The route, as marked here, follows Hwy 518, a favourite of local road cyclists and motorcyclists for its meandering corners and rolling terrain. There are many wetlands and wildlife spotting opportunities along this route. There is a boat launch and public swim option at the North End of Bear Lake Road, just off the 518.

Gravel Route Extension Option

Bear and Axe Lake Road- at approx. km 40, you will reach West Bear Lake Road, which can be taken south to Axe Lake Road and reconnect with Hwy 518 – adding about 20 km of remote gravel riding. The extension would miss the public swim spot described above, but it is only a few hundred meters from the West Bear Lake Road intersection.

This route is generally a very low-traffic option with very rideable and well-maintained gravel roads – with some hills for extra spice. Enjoy grinding your way around this route, and trust your gear weighs less than the colonial settlers who travelled these roads with all their possessions in search of new lives in Canada’s great wilderness.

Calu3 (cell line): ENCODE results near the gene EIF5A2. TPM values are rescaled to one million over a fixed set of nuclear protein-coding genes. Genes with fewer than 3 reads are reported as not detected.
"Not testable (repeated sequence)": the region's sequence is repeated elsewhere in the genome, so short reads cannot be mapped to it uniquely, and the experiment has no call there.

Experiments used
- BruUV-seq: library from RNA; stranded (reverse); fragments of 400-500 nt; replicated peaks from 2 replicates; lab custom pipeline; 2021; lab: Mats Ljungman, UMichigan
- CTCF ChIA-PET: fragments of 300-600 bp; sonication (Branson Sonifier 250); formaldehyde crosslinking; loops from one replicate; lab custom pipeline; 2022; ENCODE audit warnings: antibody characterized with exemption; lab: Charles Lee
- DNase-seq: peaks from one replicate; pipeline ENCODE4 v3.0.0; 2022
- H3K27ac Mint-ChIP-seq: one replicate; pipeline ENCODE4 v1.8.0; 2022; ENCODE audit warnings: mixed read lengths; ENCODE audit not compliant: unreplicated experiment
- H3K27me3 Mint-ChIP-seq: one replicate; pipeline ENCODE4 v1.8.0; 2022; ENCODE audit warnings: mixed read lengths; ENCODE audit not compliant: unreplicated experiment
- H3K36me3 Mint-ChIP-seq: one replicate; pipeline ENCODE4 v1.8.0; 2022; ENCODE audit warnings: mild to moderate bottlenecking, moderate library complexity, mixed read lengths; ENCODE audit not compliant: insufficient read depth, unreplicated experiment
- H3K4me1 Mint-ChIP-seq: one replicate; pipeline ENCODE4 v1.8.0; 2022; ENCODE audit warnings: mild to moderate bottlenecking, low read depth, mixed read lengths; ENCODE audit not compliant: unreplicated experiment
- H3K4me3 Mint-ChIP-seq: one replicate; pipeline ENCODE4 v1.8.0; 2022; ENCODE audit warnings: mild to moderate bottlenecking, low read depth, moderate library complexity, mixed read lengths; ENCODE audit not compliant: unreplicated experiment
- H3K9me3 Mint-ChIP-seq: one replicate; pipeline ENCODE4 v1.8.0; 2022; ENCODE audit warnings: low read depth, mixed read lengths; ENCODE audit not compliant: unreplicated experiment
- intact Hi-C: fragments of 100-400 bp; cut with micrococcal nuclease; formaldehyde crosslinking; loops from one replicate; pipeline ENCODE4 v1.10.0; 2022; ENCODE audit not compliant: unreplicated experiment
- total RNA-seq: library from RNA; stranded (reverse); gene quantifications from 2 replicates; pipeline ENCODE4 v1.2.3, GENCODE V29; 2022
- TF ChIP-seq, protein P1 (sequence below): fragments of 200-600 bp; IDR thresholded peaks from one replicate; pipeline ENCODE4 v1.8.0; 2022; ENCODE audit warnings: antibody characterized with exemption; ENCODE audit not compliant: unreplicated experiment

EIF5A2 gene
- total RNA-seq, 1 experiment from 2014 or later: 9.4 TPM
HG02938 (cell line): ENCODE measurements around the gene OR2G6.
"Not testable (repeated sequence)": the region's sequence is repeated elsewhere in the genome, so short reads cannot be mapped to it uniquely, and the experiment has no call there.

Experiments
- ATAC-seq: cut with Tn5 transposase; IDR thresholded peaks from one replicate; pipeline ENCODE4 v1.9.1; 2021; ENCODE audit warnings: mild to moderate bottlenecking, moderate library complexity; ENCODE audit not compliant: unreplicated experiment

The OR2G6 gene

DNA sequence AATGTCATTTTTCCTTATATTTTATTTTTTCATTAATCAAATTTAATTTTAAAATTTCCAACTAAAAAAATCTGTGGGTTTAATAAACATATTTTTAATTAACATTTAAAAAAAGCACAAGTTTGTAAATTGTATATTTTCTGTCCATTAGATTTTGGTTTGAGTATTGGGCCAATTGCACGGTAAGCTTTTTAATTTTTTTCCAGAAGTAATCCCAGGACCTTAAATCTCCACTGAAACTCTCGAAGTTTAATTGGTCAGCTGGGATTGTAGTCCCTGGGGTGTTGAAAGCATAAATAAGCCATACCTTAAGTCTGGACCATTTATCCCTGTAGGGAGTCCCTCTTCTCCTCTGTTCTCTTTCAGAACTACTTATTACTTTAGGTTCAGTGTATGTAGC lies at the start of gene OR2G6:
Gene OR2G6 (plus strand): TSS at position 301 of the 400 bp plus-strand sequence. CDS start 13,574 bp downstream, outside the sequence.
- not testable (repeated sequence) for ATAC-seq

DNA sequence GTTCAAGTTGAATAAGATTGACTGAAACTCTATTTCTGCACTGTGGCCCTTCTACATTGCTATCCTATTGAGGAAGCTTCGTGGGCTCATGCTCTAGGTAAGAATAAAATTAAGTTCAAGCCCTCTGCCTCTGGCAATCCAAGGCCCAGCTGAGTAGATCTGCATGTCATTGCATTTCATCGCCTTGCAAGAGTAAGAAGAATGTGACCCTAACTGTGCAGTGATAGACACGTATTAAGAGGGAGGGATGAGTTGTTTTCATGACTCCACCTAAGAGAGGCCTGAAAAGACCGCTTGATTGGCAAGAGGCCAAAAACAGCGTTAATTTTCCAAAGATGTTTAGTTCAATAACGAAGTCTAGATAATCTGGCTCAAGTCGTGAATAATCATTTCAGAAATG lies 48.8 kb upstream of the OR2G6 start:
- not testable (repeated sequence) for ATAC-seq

The Old Nipissing Road is the quintessential ghost trail and perfect for a fascinating gravel ride as it was once home to many settlements of hopeful pioneers, and is now guarded by their abandoned log cabins, cemeteries, homesteads, and weathered barns.


Indigenous History

The area was originally home to the Huron, Ojibway and Algonquin people. The vast area was shared as a communal hunting and fishing ground. Joined by language and culture, the indigenous tribes lived in familial groups for thousands of years before the area was first visited by European settlers.

Pioneer History

After the signing of the Robinson-Huron Treaty of 1850, the Nipissing Colonial Road was built to give lumber companies access to the area’s vast tracts of timber-rich forest and to lure pioneers North with the prospect of free land.

For years to come, stagecoaches bumped along the road between Rosseau and the prospering Village of Nipissing. By the turn of the century, however, with the white pine forests exhausted and settlers disillusioned with the farming potential and harsh northern climate, the Old Nipissing Road fell into disrepair.